An Interactive Olympics
When the Summer Olympics start in Beijing on Friday, you may be watching. But who will be watching you? What you watch, when you watch, how often you watch, and, most importantly, where you watch are some of the burning questions that NBC – the broadcast network that is carrying the Olympics – wants to discover, and they're spending a lot of money to find out, according to a Variety.com article posted July 7.
Olympic coverage ranks as one of TV's biggest events, and the network that covers it takes a lot of pride in capturing the thrills and chills in the moment. The thing is, TV will not be the only place to catch Olympic fever. As TV execs know, media consumers will go wherever they want to get their fix for news, video, and gab. (Personally, I'm curious to know how many will be Twittering in Beijing.) Because of this, NBC is doing its best to have a robust presence in as many platforms as possible, so that "the average American can create their own unique Olympic experience." Look at these numbers, provided by NBC Universal:
Three thousand six hundred hours of Olympic programming will be aired on the main NBC network and affiliate networks Telemundo, USA, MSNBC, Oxygen, CNBC, and Universal HD. That's "1,000 hours more than the combined coverage for every televised Summer Olympics in U.S. history."
Two thousand two hundred hours of streaming broadband video will be available on NBCOlympics.com – "the first live online Olympic coverage in the United States."
In spite of the 12-hour difference between the U.S. and Beijing, 75% of the NBC Universal coverage will be live.
Every one of the 34 Olympic sports will be covered. The most popular events – the swimming finals, gymnastics, and beach volleyball – will be aired live in prime time.
Visitors to NBCOlympics.com will be presented with a smorgasbord of information, video glimpses behind the scenes, and up-to-the-minute happenings, in addition to blogging space, gaming, and, of course, ads. You can't get away from the ads, it seems. And this appears to be the true impulse for the network: not just to provide the ultimate Olympic experience but to measure how and where viewers go so they can in turn determine how ad time should be sold. Even your average couch potato knows that Nielson Media Research – the longtime standard for gathering viewer stats over the air – has no real information on other platforms. By doing coverage up big and finding partners to help measure viewer participation – Quantcast Corp. and Integrated Media Measurement Inc., to name two (one measures online participation; the other specializes in cell phone audiences) – NBC hopes to get a truer handle on how to measure audiences, no matter which direction they're coming from.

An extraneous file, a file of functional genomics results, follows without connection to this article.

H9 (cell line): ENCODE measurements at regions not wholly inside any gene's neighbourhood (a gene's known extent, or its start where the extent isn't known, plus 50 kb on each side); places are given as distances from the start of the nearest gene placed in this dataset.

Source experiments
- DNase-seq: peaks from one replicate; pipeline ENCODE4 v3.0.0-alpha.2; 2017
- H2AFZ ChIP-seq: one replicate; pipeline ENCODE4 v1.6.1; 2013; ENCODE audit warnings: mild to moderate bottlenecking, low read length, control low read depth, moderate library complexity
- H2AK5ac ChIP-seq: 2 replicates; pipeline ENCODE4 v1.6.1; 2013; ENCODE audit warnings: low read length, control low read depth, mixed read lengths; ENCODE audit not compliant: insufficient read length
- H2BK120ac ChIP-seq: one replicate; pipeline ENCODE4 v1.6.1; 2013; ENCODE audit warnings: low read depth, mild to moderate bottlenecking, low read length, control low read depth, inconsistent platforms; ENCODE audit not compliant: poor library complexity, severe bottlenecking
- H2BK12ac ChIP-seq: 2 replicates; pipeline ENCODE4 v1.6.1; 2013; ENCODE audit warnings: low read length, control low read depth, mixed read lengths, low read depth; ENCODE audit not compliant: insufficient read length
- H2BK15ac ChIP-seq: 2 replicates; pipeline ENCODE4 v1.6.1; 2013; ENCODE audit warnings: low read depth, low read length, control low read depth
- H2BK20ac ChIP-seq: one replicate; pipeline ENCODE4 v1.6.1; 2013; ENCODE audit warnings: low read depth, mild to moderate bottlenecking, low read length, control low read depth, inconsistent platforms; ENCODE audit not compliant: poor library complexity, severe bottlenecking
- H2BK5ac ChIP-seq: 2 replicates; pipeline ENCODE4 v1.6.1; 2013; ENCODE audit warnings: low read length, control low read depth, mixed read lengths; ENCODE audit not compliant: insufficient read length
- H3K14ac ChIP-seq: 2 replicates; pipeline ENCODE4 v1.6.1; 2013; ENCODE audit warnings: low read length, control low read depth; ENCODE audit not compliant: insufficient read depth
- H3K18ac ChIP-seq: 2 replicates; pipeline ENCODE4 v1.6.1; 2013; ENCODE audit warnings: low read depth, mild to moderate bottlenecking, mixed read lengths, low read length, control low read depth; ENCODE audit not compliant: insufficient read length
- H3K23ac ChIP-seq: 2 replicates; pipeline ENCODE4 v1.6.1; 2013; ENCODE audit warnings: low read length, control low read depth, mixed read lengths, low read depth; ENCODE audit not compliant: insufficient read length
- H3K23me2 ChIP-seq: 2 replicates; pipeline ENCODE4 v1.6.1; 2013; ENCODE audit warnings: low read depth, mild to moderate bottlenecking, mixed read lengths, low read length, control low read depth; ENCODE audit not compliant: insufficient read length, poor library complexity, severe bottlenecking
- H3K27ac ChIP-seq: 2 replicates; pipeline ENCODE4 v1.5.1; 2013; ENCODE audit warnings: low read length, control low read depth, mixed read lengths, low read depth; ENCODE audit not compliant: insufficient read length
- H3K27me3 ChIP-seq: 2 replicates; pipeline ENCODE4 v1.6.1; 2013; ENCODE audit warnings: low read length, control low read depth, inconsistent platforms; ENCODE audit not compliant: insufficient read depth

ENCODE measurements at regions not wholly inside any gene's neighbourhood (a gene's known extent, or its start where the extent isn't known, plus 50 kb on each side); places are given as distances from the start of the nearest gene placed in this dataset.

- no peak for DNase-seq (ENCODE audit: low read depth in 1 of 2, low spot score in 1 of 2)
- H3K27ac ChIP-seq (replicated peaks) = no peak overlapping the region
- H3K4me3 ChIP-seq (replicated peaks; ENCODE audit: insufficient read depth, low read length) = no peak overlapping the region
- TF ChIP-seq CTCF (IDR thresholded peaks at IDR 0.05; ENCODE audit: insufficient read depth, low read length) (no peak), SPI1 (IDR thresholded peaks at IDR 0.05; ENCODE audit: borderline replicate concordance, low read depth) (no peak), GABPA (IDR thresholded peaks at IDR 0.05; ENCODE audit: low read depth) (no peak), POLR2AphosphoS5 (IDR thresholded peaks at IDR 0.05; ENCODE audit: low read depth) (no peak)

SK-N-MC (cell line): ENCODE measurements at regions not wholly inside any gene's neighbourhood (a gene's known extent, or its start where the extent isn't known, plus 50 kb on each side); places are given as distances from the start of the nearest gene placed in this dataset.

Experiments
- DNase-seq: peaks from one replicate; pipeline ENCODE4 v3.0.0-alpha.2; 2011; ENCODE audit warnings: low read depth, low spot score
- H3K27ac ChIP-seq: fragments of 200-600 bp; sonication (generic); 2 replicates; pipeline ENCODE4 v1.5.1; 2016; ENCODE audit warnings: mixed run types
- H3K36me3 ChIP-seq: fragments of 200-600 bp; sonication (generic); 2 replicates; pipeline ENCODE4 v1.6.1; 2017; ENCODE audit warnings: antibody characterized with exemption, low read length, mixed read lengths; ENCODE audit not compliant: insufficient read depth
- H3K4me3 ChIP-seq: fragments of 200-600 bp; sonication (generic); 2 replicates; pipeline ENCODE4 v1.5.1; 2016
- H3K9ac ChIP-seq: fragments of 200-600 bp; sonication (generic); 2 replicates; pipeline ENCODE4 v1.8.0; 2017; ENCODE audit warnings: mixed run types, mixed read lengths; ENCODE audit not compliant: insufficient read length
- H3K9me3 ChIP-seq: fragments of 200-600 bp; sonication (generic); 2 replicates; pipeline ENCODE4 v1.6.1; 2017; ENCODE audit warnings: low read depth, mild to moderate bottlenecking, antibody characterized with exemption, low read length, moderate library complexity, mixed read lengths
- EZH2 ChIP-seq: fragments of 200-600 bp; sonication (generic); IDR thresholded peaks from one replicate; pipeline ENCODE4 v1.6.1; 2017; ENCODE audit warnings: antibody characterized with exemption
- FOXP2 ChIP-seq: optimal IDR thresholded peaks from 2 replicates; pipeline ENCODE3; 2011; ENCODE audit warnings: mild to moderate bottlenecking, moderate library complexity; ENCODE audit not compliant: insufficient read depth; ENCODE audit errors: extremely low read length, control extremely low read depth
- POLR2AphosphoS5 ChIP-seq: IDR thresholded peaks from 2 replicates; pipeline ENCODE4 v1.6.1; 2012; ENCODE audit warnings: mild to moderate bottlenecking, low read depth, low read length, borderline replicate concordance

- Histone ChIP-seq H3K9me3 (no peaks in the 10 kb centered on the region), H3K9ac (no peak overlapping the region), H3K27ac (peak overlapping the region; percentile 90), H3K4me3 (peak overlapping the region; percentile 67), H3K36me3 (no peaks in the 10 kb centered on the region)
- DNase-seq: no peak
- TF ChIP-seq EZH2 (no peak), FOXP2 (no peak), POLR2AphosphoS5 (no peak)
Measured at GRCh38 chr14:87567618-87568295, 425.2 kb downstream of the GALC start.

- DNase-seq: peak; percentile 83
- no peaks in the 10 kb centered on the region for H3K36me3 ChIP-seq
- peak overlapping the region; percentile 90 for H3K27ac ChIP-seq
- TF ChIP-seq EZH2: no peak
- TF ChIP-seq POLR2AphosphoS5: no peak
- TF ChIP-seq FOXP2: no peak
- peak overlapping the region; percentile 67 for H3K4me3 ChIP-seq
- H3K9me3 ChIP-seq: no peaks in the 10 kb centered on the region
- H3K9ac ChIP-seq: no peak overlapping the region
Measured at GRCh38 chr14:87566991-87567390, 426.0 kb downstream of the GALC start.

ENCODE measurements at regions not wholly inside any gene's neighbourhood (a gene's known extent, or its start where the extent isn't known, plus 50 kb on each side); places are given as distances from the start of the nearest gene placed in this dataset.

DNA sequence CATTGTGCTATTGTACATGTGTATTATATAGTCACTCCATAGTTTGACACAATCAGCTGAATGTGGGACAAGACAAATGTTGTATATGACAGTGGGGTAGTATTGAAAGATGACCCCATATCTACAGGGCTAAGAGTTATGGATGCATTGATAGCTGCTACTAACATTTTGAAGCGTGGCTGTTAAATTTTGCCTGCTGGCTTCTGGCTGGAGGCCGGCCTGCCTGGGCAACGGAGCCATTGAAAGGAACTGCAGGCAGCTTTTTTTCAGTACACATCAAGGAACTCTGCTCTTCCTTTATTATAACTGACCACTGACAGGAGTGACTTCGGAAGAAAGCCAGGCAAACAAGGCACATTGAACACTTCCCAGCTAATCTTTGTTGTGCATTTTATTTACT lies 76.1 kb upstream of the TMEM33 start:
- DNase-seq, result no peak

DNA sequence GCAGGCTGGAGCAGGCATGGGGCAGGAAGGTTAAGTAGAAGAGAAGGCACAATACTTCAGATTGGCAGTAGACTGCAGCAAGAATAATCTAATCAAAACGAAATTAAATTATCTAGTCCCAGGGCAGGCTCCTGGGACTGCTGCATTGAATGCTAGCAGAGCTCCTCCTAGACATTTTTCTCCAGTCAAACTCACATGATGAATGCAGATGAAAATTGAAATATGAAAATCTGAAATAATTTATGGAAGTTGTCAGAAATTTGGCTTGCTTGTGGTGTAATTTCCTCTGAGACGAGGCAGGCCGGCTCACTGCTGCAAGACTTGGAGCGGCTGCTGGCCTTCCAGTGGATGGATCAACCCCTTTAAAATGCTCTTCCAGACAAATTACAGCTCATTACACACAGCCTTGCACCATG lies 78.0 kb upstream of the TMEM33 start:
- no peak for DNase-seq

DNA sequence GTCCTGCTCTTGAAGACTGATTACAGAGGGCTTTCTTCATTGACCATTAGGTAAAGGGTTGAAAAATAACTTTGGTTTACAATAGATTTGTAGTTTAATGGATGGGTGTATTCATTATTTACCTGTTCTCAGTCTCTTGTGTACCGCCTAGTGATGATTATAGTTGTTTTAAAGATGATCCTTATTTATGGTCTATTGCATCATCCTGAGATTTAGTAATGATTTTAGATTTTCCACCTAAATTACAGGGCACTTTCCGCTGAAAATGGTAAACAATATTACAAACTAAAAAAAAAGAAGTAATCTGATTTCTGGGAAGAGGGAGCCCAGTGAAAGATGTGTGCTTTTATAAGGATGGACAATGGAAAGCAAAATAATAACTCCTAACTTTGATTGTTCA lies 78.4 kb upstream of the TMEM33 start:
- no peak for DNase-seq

As I scanned the NBCOlympics.com site, I saw a couple of things that looked interesting and decided to go ahead and start designing my "personal Olympic experience." I clicked on a video link ("Beijing and Beyond: A Video Tour") to get a look at the host city. Unfortunately for us Mac users, you have to download a plug-in (Microsoft Silverlight) in order to watch the video. The plug-in is free, but it irks me that a more open-source approach wasn't allowed for access to the site. I might change my mind, but I doubt it. I'm just not feeling the Olympic spirit this year. Why? Well, I can tell you that the least of my concerns is the fact that the Barack Obama campaign purchased 5 million dollars' worth of ad time during the Olympics. I have been floored at the amount of self-righteous vitriol that has come out about this in online trade journal blogs like TVWeek.com – snippy comments from, "How dare Obama support China's human rights abuses?" to, "How dare he muddy the pristine nature of the Olympics with a crass political ad that gives Mr. Smarty Pants a chance to brag to the world how good he is?" Well, as an Obama supporter, I'm just hoping those bloggers have the same amount of snark ready to blow at their own boy. The John McCain camp just purchased 6 million dollars in ad time, according to an AdAge.com posting that appeared Tuesday, Aug. 5. So there! Please – 5 or 6 million dollars only amounts to – what – a half-dozen or so ads, over 17 days? Somehow, I imagine that all those beer and burger ads will appear much more often. Yeah, that says "Olympic spirit" to me.
The 2008 Summer Olympics opening ceremony will be televised live from 6:30 to 11pm Friday night on NBC. The Summer Olympics continue through Aug. 24.